, NAIROBI, Kenya, Dec 5 – The Centre for Multi-Party Democracy (CMD) plans to put together a non-partisan seven member task force drawn from across the board to mediate the current political stalemate in Kenya after Opposition leader Raila Odinga vowed to have himself sworn-in on December 12, which they say has divided the country into tiny fragments.
Speaking to the media after holding a closed-door meeting with political party representatives that form CMD, Chairman Omingo Magara affirmed that Kenya’s political stalemate can only be solved from a non-partisan approach for lasting peace to be found in Kenya.
“We have a problem that must be solved politically,” he pointed out acknowledging the current push and pull going on in the political landscape.
The committee which he said will be in place in the next two weeks will among others give recommendations to strengthen institutions as a sure bet to avoid cases of political conflicts every election cycle.
“The only way to solve this current problem and avert a similar situation in the future is to strengthen our institutions,” he said.
“Let’s not wait until the next election cycle to start running around.”
While he emphasised on the need to adhere strictly to the rule of law even as the political stalemate is being addressed, he urged President Uhuru Kenyatta and his Deputy William Ruto to stretch an olive hand and reach out to their opponents.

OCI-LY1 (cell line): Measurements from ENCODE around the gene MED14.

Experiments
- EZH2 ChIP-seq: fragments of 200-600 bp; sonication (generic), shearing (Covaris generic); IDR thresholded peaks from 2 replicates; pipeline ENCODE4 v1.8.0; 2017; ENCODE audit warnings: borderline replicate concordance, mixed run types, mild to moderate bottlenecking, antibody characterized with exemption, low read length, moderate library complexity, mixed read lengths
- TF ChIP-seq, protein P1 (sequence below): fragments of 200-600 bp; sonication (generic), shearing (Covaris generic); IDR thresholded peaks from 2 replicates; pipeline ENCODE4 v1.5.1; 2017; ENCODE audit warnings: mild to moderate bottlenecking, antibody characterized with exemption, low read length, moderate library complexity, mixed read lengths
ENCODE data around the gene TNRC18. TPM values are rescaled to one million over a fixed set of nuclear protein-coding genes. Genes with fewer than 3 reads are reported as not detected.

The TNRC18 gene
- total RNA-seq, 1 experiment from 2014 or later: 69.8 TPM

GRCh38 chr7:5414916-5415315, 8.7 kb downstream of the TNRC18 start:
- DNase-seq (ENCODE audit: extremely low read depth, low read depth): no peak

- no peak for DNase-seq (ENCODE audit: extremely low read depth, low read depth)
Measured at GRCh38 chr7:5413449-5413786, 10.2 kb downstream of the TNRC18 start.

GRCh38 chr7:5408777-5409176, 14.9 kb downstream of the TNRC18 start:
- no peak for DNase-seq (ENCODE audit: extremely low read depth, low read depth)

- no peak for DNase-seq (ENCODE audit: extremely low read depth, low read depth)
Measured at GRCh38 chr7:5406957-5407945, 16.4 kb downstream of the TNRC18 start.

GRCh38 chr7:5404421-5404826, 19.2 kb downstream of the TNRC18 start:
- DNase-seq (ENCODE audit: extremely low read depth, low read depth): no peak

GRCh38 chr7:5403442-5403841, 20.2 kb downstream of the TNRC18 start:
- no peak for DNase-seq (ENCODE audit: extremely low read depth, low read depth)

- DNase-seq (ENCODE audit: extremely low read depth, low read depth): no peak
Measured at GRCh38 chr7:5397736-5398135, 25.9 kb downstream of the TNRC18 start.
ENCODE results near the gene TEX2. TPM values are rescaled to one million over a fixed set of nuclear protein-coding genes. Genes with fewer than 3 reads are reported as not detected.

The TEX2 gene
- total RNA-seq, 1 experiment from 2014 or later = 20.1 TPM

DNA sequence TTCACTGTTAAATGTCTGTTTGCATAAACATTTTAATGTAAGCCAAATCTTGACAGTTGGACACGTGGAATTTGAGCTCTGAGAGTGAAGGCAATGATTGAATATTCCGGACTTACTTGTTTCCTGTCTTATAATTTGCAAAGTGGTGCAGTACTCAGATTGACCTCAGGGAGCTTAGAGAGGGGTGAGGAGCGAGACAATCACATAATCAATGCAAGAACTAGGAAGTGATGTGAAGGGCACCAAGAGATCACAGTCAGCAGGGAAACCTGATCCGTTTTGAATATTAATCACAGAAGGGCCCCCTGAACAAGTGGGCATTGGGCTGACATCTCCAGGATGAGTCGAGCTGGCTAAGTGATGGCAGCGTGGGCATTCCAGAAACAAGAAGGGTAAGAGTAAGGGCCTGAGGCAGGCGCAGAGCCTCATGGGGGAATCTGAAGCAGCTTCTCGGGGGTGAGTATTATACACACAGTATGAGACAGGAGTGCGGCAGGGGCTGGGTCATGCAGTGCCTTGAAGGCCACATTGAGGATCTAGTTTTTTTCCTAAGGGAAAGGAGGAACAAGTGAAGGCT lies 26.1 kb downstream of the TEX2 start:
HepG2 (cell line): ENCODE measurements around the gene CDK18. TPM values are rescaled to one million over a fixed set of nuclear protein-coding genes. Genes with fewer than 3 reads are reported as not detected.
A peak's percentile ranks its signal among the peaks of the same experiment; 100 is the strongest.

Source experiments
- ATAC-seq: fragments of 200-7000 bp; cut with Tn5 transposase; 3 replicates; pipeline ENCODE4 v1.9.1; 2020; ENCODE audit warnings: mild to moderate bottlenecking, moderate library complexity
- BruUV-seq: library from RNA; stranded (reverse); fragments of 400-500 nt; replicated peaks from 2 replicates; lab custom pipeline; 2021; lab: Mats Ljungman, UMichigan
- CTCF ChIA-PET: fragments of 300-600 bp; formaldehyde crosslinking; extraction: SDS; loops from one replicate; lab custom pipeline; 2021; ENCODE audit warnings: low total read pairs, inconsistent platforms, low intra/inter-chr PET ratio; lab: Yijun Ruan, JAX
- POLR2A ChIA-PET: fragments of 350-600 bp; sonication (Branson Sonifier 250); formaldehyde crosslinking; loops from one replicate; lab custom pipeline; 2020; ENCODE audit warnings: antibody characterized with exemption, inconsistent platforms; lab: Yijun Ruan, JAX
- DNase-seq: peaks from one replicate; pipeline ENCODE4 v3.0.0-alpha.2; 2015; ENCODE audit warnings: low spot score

“Those who won the elections, in whatever form they are, embrace dialogue and build a solid Kenya,” he said.
He also encouraged President Kenyatta to build an inclusive government, saying it’s one of the surest ways to heal the country noting that through appointments, the president can heal the challenges of inequality.
“Have an inclusive government that can heal the country,” he told President Kenyatta adding that “it will solve the challenge of inequality that’s the root of all political problems we face in Kenya.”
Magara who did not give a direct answer, however, downplayed the effects of the swearing-in ceremony of Odinga when asked by a journalist what it means for the country.
“We cannot pre-empt the debate. Let’s wait and see,” he said.